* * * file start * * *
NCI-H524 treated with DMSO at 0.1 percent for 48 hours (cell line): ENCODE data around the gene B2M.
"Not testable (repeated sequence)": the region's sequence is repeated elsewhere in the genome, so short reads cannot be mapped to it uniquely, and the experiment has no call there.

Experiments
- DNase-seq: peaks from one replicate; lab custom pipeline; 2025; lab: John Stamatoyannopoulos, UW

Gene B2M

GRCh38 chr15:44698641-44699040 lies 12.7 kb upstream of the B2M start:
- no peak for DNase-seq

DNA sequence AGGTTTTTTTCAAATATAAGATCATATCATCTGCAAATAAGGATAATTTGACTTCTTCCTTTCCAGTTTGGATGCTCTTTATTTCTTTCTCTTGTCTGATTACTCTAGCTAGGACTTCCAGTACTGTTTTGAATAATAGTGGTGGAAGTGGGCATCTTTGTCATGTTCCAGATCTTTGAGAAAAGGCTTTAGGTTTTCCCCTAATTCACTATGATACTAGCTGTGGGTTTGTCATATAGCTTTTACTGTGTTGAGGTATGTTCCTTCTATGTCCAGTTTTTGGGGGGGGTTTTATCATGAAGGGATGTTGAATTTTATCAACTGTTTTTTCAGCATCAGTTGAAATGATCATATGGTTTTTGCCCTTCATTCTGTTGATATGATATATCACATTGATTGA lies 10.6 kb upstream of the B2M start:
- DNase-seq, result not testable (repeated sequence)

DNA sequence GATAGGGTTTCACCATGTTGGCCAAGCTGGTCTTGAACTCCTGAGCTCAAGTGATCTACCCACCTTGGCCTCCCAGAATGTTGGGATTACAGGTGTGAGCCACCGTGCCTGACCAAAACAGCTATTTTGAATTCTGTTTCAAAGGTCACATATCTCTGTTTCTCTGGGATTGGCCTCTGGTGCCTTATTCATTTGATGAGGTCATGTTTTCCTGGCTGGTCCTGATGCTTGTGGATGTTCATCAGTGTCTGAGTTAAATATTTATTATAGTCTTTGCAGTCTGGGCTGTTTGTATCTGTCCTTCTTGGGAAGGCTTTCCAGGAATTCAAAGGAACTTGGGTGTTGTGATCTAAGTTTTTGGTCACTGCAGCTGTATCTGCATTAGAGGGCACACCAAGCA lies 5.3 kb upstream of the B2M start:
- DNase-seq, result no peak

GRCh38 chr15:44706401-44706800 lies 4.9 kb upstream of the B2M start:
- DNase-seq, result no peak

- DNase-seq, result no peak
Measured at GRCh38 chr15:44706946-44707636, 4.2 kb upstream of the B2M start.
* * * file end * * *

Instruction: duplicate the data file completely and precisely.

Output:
NCI-H524 treated with DMSO at 0.1 percent for 48 hours (cell line): ENCODE data around the gene B2M.
"Not testable (repeated sequence)": the region's sequence is repeated elsewhere in the genome, so short reads cannot be mapped to it uniquely, and the experiment has no call there.

Experiments
- DNase-seq: peaks from one replicate; lab custom pipeline; 2025; lab: John Stamatoyannopoulos, UW

Gene B2M

GRCh38 chr15:44698641-44699040 lies 12.7 kb upstream of the B2M start:
- no peak for DNase-seq

DNA sequence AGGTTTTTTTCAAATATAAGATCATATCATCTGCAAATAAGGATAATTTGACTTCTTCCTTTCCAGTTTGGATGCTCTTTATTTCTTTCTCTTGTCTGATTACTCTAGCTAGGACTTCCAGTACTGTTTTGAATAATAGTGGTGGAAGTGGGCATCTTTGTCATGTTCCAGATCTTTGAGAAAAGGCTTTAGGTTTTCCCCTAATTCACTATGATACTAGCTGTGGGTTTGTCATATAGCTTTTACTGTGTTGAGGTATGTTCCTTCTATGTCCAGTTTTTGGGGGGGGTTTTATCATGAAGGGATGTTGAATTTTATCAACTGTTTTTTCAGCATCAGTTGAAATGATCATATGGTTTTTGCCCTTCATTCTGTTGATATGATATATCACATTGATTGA lies 10.6 kb upstream of the B2M start:
- DNase-seq, result not testable (repeated sequence)

DNA sequence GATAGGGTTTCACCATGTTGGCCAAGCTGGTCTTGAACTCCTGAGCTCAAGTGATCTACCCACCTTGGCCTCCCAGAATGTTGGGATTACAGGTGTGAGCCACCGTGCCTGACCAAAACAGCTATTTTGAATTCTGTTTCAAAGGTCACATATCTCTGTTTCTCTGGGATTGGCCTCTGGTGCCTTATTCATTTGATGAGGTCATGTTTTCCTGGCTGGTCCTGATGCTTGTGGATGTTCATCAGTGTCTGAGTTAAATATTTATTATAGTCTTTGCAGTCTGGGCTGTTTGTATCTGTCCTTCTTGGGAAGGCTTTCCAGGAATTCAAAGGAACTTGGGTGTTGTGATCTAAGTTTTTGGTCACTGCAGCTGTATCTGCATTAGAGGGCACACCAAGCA lies 5.3 kb upstream of the B2M start:
- DNase-seq, result no peak

GRCh38 chr15:44706401-44706800 lies 4.9 kb upstream of the B2M start:
- DNase-seq, result no peak

- DNase-seq, result no peak
Measured at GRCh38 chr15:44706946-44707636, 4.2 kb upstream of the B2M start.